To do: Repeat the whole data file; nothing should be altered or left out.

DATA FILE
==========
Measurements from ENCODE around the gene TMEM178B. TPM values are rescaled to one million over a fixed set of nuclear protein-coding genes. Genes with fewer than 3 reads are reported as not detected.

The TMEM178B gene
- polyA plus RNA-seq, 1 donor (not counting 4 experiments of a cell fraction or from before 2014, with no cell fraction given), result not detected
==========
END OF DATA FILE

Measurements from ENCODE around the gene TMEM178B. TPM values are rescaled to one million over a fixed set of nuclear protein-coding genes. Genes with fewer than 3 reads are reported as not detected.

The TMEM178B gene
- polyA plus RNA-seq, 1 donor (not counting 4 experiments of a cell fraction or from before 2014, with no cell fraction given), result not detected